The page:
Thursday, November 05, 2015
The Encantadas: Evolution and Emotion Poems by Karen Alkalay-Gut and Ezra Gut
Poems by Karen Alkalay-Gut and Ezra Gut
Simple Conundrum Press; Tel Aviv, Israel, 2014
ISBN: 978-965-7600-023; 69 pages; $25.00
Review by Joanne DeSimone Reynolds
In a mortar and brick bookstore, this volume would be an island among the aisles.
Part poetry, part pictorial. A travelogue, yes, but, with splashes of diary. A natural science text, Darwinian, a dose of Bible. And a parallel to Melville’s novella of the same name. The accompanying photographs, stunning in both color and range.
Imagine one of a nubby-skinned, spike-crowned, citron colored iguana, up close. Or another, of a Blue-footed Booby. Some of the earth’s oddest creatures staring out at you.
And the many images taken from greater distances, showing a netherworld natured Galapagos of “immense deluges of black naked lava” (from an epigraph courtesy of Charles Darwin). In a Shel Silverstein kind of way, the photographs, presumably taken by Ezra Gut, enhance the poems and entrance the reader.
But, the poems, floating aside the color-burst photos as they do, have an insistence all their own, much like the tourist-tame creatures they evoke. Included here, are two of the poems in their entirety. One from the lighter side of the collection that elicited a chuckle from this reader, followed by the introductory poem, a forthright look into the speaker’s mind:
You wish it would be wiser than it is.
You wish the eyes to be hiding a deep truth.
But sometimes the status of “ancient”
does not accompany the actions we admire.
The amazing feet of the blue boobies
are not even important enough to be moved aside
when the bird shits. And a chick looks as smart
as the mother who just hatched him.
I wouldn’t want a paradise.
Even in the Holy Book they knew
it’s too simple just to be
good, without judgments
to make each moment
a new encounter to encourage
revision and insight. Living
as I do, equidistant from
Armageddon and Gehenna,
and not all that far from where
the Bible places Eden
my dreams teeter
like a dinghy in high tide
but with no shore in sight.
But dream I do
How many Boobies have we met in our lives? How often have we wished one to be wiser? For “eyes to be hiding a deep truth”? Chuckle or no, we have seen the Booby and He is us! in Pogo parlance, unable to get out of the messes of our own making. And as for the paradise the poet conjures, it is wholly rejected as a place of stasis in favor of the world as we know it. A place of choice. Of duality and ambiguity. Tensions out of which dreams arise and art is made and we become more fully conscious and human.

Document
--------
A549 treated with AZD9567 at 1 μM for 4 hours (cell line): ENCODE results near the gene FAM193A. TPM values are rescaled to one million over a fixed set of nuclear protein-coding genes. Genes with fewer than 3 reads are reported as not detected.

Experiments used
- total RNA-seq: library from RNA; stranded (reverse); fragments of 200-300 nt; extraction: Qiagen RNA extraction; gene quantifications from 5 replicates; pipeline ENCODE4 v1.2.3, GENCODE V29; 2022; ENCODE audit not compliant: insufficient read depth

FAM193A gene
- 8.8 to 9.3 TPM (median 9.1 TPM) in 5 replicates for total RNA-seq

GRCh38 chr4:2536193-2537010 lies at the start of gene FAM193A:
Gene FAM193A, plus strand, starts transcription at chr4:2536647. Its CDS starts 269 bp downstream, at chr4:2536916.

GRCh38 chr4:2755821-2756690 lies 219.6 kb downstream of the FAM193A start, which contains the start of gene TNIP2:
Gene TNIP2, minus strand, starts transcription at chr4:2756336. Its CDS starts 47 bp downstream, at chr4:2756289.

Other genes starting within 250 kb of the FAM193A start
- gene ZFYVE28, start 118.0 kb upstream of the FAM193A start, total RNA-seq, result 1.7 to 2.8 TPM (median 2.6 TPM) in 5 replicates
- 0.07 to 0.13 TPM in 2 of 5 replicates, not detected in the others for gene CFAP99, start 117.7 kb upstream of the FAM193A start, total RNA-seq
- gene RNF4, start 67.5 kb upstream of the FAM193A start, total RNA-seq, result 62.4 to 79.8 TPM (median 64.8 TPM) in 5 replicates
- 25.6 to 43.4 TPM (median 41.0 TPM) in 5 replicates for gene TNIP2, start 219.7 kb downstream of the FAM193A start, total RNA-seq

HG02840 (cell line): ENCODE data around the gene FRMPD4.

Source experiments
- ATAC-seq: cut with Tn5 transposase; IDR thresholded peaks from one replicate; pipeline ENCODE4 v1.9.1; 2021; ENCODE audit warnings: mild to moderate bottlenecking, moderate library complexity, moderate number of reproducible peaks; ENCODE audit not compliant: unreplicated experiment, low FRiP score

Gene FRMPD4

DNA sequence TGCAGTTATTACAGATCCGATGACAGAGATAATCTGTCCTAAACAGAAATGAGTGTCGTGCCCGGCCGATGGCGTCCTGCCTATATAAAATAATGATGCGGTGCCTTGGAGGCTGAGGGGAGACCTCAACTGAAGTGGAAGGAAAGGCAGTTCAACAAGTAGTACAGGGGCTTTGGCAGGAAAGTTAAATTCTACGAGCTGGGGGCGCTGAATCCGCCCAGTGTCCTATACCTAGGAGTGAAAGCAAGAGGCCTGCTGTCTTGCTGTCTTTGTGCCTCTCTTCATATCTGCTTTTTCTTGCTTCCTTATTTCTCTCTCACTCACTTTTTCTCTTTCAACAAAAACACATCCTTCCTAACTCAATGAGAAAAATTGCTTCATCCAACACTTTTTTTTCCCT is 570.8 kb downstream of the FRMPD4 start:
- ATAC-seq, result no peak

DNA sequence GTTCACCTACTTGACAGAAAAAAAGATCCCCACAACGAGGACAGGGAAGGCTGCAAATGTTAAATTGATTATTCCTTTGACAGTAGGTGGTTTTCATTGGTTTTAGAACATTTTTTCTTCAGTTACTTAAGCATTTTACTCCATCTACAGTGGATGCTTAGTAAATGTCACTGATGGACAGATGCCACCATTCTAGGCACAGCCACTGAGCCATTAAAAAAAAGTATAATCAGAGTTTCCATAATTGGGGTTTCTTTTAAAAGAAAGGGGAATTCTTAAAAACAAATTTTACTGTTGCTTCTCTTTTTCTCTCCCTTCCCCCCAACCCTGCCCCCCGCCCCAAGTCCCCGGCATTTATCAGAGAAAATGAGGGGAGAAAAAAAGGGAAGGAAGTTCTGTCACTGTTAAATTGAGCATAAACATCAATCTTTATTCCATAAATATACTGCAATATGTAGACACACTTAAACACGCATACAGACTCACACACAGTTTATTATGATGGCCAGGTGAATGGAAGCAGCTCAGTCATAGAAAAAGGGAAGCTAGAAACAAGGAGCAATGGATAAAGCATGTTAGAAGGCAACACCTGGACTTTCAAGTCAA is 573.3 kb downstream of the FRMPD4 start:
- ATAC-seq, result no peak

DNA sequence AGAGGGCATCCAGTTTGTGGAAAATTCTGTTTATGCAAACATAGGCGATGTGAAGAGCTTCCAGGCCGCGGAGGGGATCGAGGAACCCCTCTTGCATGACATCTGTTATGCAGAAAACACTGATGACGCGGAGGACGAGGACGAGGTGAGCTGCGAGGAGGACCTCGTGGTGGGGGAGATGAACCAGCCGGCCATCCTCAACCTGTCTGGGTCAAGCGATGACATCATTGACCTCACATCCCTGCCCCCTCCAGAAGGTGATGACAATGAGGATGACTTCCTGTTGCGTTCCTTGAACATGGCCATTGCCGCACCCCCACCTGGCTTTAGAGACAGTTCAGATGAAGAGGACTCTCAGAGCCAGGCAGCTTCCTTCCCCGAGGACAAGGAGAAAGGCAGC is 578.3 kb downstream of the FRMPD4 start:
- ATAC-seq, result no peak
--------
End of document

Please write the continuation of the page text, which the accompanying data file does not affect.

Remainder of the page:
Many of the poems in this collection rely heavily on anthropomorphism. Dolphins “smile” from afar in the poem White Bellied Dolphin. Iguanas “clearly [listen] attentively” in Idle Gossip. Sinkers at best. But, to skip them would be like dismissing a child for less than stellar behavior. And it would be a shame to mistake something wondrous for a stone. In the poem Shells, for instance, the enormity of an animal’s armor evokes primal feelings, sending chills up the spine, “How the weird reptilian fear overtakes me.” And even in poems of lesser note, the reading experience opens up like a crevice under pressure when considered in relation to well chosen images. A Myriad of Constellations offers such a moment. The first lines “Behold:/a myriad of stars/appear in the equatorial sky” sound magisterial, even biblical in tone, but, deliver little in the way of the new, and the poem bobs somewhat in the doldrums. However, when our attention turns to the facing page, a photograph, Escher-like in its play of interlocking iguanas, spiny backs tipped in Van Gogh yellow as if electrified, sends us sailing.
Karen Alkalay-Gut is an award winning poet, a professor, and an editor. Born in London and raised in New York State, she now lives in Israel where this book was published, first in Hebrew and now in English. Having been involved in collaborations of a far flung nature, for instance, with the fashion enterprise Comme Il Faut, and one with the avant-rock musicians Roy Yarkoni and Ishay Sommer which produced an album entitled Thin Lips, this project, tethering the cross currents, the outcroppings, and the strange inhabitants of the Galapagos into a collection of poems as taught as nautical knots, makes perfect sense. I hope you consider it for its navigation of the formidable, fragile, frank, and fanciful. But, do not feel guilty if you find yourself lost in the glossies. And for heaven’s sake, don’t hide it from the kids! The book is meant to be shared, with its eye-popping photographs and thoughtful poems, as enchanting as the archipelago it describes.